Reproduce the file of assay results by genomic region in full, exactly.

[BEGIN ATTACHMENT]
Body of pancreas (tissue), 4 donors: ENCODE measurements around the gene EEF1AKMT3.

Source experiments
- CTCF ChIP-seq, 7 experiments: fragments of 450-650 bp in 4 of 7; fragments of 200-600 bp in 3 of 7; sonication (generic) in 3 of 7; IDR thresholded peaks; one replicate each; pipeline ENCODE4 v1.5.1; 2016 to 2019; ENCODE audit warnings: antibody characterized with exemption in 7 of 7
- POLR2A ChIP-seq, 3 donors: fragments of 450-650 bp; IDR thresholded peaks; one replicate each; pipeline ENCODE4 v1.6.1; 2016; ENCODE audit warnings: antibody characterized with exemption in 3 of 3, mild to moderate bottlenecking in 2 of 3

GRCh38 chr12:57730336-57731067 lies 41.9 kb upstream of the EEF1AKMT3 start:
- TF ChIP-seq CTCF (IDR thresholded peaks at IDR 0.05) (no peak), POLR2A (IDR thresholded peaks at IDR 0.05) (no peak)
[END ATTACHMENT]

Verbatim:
Body of pancreas (tissue), 4 donors: ENCODE measurements around the gene EEF1AKMT3.

Source experiments
- CTCF ChIP-seq, 7 experiments: fragments of 450-650 bp in 4 of 7; fragments of 200-600 bp in 3 of 7; sonication (generic) in 3 of 7; IDR thresholded peaks; one replicate each; pipeline ENCODE4 v1.5.1; 2016 to 2019; ENCODE audit warnings: antibody characterized with exemption in 7 of 7
- POLR2A ChIP-seq, 3 donors: fragments of 450-650 bp; IDR thresholded peaks; one replicate each; pipeline ENCODE4 v1.6.1; 2016; ENCODE audit warnings: antibody characterized with exemption in 3 of 3, mild to moderate bottlenecking in 2 of 3

GRCh38 chr12:57730336-57731067 lies 41.9 kb upstream of the EEF1AKMT3 start:
- TF ChIP-seq CTCF (IDR thresholded peaks at IDR 0.05) (no peak), POLR2A (IDR thresholded peaks at IDR 0.05) (no peak)